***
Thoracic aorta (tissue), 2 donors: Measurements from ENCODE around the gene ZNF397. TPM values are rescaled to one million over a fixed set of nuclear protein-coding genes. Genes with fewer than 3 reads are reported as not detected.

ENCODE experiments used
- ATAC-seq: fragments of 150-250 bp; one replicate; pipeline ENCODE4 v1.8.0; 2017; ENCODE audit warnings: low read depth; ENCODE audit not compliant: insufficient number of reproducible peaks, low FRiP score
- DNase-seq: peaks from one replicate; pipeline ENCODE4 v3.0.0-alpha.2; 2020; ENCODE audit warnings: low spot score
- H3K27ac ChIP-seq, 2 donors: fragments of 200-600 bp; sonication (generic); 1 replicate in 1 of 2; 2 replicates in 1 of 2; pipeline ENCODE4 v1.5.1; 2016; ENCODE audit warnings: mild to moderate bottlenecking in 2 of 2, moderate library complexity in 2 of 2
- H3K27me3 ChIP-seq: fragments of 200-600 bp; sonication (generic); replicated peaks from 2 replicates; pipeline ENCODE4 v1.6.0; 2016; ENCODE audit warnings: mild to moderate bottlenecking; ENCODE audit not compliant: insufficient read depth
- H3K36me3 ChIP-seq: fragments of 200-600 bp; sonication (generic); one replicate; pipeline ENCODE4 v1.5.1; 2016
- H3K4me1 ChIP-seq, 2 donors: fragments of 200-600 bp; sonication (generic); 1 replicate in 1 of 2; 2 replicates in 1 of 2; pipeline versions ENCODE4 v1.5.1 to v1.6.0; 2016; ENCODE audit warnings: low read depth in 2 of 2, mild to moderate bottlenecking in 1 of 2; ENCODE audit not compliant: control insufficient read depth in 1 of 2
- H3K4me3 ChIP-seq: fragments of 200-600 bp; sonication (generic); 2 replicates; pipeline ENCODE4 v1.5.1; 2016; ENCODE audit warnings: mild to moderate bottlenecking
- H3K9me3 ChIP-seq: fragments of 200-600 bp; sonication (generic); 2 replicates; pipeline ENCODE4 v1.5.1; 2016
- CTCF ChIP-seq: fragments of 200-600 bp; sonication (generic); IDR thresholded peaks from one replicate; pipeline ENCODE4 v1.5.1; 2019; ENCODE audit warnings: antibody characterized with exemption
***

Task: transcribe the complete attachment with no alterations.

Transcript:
Thoracic aorta (tissue), 2 donors: Measurements from ENCODE around the gene ZNF397. TPM values are rescaled to one million over a fixed set of nuclear protein-coding genes. Genes with fewer than 3 reads are reported as not detected.

ENCODE experiments used
- ATAC-seq: fragments of 150-250 bp; one replicate; pipeline ENCODE4 v1.8.0; 2017; ENCODE audit warnings: low read depth; ENCODE audit not compliant: insufficient number of reproducible peaks, low FRiP score
- DNase-seq: peaks from one replicate; pipeline ENCODE4 v3.0.0-alpha.2; 2020; ENCODE audit warnings: low spot score
- H3K27ac ChIP-seq, 2 donors: fragments of 200-600 bp; sonication (generic); 1 replicate in 1 of 2; 2 replicates in 1 of 2; pipeline ENCODE4 v1.5.1; 2016; ENCODE audit warnings: mild to moderate bottlenecking in 2 of 2, moderate library complexity in 2 of 2
- H3K27me3 ChIP-seq: fragments of 200-600 bp; sonication (generic); replicated peaks from 2 replicates; pipeline ENCODE4 v1.6.0; 2016; ENCODE audit warnings: mild to moderate bottlenecking; ENCODE audit not compliant: insufficient read depth
- H3K36me3 ChIP-seq: fragments of 200-600 bp; sonication (generic); one replicate; pipeline ENCODE4 v1.5.1; 2016
- H3K4me1 ChIP-seq, 2 donors: fragments of 200-600 bp; sonication (generic); 1 replicate in 1 of 2; 2 replicates in 1 of 2; pipeline versions ENCODE4 v1.5.1 to v1.6.0; 2016; ENCODE audit warnings: low read depth in 2 of 2, mild to moderate bottlenecking in 1 of 2; ENCODE audit not compliant: control insufficient read depth in 1 of 2
- H3K4me3 ChIP-seq: fragments of 200-600 bp; sonication (generic); 2 replicates; pipeline ENCODE4 v1.5.1; 2016; ENCODE audit warnings: mild to moderate bottlenecking
- H3K9me3 ChIP-seq: fragments of 200-600 bp; sonication (generic); 2 replicates; pipeline ENCODE4 v1.5.1; 2016
- CTCF ChIP-seq: fragments of 200-600 bp; sonication (generic); IDR thresholded peaks from one replicate; pipeline ENCODE4 v1.5.1; 2019; ENCODE audit warnings: antibody characterized with exemption